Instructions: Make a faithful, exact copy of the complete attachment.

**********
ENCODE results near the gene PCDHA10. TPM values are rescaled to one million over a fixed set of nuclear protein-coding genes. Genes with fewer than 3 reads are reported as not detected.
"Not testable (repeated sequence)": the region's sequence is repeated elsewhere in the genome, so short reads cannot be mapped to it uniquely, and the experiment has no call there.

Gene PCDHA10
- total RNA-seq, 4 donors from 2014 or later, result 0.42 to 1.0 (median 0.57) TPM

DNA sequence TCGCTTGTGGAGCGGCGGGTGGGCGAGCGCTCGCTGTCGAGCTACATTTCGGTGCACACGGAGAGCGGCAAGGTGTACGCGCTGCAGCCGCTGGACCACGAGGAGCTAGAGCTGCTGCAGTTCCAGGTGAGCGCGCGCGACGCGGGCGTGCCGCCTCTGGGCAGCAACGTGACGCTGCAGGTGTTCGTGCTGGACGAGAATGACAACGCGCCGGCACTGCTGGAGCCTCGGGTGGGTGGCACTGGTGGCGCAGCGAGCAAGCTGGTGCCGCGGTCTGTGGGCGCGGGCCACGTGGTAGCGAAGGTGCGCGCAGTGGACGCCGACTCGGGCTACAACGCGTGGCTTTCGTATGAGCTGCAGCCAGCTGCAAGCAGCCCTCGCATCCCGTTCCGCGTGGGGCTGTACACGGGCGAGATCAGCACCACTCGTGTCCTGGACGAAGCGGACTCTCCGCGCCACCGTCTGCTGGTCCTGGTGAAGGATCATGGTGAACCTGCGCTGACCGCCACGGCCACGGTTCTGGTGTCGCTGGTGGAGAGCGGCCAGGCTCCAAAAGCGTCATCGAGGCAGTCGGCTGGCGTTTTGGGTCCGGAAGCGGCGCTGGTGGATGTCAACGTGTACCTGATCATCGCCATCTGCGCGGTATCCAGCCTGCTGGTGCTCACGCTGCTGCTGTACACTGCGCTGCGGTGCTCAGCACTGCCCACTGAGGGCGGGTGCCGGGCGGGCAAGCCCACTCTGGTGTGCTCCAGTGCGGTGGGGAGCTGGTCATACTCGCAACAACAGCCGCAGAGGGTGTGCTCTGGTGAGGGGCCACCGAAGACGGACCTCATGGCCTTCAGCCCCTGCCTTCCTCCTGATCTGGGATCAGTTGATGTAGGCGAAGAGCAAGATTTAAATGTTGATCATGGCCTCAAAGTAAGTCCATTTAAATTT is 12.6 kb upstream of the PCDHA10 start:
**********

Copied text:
ENCODE results near the gene PCDHA10. TPM values are rescaled to one million over a fixed set of nuclear protein-coding genes. Genes with fewer than 3 reads are reported as not detected.
"Not testable (repeated sequence)": the region's sequence is repeated elsewhere in the genome, so short reads cannot be mapped to it uniquely, and the experiment has no call there.

Gene PCDHA10
- total RNA-seq, 4 donors from 2014 or later, result 0.42 to 1.0 (median 0.57) TPM

DNA sequence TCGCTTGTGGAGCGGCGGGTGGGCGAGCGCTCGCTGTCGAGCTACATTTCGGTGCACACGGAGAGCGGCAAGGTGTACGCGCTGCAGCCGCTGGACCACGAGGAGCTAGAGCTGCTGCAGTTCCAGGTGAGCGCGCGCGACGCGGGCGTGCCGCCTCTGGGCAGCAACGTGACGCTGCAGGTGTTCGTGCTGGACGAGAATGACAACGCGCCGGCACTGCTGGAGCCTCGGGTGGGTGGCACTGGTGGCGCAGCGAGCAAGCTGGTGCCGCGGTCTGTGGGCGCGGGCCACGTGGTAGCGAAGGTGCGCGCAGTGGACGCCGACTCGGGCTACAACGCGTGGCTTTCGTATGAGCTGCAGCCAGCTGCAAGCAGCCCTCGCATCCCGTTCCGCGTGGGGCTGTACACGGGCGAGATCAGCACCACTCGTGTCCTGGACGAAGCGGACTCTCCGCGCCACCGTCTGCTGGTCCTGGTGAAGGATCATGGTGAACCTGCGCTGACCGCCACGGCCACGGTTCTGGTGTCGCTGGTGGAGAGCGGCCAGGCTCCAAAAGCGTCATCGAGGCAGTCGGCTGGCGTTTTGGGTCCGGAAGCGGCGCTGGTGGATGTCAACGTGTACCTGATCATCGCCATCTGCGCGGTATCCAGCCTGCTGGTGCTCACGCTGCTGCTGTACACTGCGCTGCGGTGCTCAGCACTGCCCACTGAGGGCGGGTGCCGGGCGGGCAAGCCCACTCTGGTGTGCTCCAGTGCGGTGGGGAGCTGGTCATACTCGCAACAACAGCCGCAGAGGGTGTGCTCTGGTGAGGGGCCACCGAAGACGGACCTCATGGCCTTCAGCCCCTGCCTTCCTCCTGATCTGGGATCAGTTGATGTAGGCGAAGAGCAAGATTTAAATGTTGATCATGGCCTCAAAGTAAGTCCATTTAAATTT is 12.6 kb upstream of the PCDHA10 start: